Persepolis by Marjane Satrapi. I taught this for the 2nd time and decided to re-read it. Loved it even more than I had before. It is a graphic novel about a childhood spent during the Iranian Revolution. Warm., funny, human and heartbreaking. Just fantastic.

Howards End by E. M. Forster. The only classic on this list and also probably the best book of all. Adored it.

Nonfiction books I have recently enjoyed:

These books have fed both my soul and brain. I read them all with a pencil in hand, underlining sentences and then writing about them. I have learnt so much and feel enormous gratitude to these authors for their brilliance and their ability to put that brilliance on paper.

The Happiness Hypothesis by Jonathon Haight

Positive Intelligence by Shirzad Chamine

This too shall pass by Julia Samuel

Untamed by Glennon Doyle

Maybe you should talk to someone by Lori Gottlieb

Dare to Lead by Brene Brown

Think Like a Monk by Jay Shetty

The Choice by Dr, Edith Eger

Happy reading, everyone!

Love,

Sam x

Let’s cancel resolutions. Just dive in.

New year new /being me.

I am not a huge fan of resolutions. They are too much pressure and most of the time you fail and then just feel worse. There is something profoundly wrong about the concept of a ‘new you’. Instead, let us reframe that and consider what you like about the you that exists right here and now. Change is good, it is the only certainty there is, but let the change be built on the foundation of what already is.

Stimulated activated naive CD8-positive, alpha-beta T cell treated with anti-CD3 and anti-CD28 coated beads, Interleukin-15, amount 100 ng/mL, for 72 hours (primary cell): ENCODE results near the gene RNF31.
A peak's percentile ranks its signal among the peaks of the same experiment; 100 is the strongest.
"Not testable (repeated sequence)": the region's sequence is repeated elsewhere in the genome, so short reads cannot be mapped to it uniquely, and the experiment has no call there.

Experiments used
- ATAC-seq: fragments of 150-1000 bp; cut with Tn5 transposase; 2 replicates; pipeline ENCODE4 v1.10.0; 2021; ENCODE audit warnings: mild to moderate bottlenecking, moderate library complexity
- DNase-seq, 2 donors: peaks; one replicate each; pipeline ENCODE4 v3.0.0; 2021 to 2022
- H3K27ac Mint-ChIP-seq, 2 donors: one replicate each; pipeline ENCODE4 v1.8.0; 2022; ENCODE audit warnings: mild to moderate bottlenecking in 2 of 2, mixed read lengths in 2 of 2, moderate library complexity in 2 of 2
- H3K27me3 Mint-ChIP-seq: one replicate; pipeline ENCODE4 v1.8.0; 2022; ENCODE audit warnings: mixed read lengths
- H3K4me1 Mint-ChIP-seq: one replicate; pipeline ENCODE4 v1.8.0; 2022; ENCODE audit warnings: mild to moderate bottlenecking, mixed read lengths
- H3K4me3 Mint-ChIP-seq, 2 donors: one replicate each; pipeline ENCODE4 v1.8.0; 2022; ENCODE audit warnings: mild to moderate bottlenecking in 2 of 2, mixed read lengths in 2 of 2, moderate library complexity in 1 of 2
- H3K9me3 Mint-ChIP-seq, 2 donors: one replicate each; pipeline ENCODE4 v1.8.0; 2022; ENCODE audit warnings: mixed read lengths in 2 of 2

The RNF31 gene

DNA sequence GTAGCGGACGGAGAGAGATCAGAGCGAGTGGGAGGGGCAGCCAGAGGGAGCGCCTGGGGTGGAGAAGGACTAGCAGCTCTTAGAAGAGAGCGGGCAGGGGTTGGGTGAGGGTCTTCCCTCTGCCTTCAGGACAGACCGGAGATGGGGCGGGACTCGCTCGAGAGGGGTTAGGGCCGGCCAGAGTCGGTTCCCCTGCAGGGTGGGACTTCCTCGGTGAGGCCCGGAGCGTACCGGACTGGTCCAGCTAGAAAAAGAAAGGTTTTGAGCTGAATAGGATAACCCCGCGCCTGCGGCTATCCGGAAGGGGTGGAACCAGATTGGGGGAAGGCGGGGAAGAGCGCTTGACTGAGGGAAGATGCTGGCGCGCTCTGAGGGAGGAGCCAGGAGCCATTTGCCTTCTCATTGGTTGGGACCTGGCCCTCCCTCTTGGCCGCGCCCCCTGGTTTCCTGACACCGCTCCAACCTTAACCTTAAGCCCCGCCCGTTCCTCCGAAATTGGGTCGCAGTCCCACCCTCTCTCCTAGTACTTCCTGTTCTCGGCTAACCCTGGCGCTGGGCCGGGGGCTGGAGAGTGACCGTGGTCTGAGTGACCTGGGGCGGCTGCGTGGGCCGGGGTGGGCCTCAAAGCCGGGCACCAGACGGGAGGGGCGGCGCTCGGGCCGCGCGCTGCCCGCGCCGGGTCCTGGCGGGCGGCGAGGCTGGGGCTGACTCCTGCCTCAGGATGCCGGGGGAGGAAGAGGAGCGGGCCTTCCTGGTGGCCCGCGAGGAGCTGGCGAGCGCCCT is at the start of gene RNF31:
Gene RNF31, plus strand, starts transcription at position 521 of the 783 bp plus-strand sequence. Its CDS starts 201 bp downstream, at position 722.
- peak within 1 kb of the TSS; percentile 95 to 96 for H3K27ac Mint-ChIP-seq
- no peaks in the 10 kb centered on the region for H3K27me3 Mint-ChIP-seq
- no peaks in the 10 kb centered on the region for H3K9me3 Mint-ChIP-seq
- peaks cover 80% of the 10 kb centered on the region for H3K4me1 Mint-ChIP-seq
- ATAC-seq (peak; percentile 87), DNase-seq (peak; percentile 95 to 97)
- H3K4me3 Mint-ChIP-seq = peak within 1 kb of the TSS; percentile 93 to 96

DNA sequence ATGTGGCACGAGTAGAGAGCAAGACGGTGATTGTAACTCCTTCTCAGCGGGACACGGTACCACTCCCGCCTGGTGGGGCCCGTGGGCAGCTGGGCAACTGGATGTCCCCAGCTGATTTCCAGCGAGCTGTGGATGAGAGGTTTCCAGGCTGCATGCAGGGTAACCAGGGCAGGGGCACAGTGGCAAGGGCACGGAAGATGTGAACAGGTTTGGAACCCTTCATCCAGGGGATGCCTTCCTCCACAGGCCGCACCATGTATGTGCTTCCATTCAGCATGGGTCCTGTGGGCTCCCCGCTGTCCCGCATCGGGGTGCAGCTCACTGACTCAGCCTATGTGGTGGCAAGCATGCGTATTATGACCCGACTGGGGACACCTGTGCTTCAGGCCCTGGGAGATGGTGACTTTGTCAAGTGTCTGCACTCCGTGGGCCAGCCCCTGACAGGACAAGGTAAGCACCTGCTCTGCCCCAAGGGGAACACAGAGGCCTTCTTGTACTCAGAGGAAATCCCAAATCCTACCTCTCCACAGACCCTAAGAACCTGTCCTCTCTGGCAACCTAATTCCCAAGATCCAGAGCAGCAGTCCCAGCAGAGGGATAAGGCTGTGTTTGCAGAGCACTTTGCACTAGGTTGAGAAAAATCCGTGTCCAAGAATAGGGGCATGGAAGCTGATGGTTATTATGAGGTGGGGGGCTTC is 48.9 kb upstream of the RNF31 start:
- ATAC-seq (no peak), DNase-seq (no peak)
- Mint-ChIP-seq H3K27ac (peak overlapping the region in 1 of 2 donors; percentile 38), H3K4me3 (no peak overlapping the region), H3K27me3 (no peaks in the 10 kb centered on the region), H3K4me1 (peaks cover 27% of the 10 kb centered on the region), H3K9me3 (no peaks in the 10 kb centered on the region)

How about this year, instead of resolving to change, we resolve to do a little dusting, a clean out and a shuffle through the closets of our lives to see where we are, what we like and what we want to keep.

This year has been overwhelming. We do not need to listen to the loud noise telling us to be better, thinner, shinier, richer, fitter. We can choose to listen to our own inner voices telling us to be who we are: just fine, works in progress, picking up gifts as we travel through time.

Ask yourself these three questions:

  1. What was a gift that you want to take forward into 2021?

What did you learn this year? Did something shift or turn this year, did you drop a bad habit or pick up a new one, did you learn something about yourself?

2. What will you say yes to this year?

Find 3 things that you want to commit to. These should not be massive tricky things that involve unreasonable time commitments, or a lot of money and they should not be things that won’t fit easily into your life. Most importantly they must involve no ‘shoulds’ but instead they should be ‘wants’. So instead of ‘I should start running,’ make it something you actually want to do. And it could be as simple as wanting to call an old friend more frequently. If there is one thing this crazy year has taught us, it is that connecting with people you like is an easy, available, and free pleasure.

What do you want to take forward this year?

3. What will you say no to this year?

Again, no ‘shouldn’ts’ here. Think about something a little less concrete. Instead of ‘no sugar’ consider ‘no treating my body badly.’  

What do you want to let go of this year?

Language is important and the way we write our intentions can change the way we move forward.

Keep it simple and celebrate the little things.

Be kind to yourself. This is not a race, this a journey.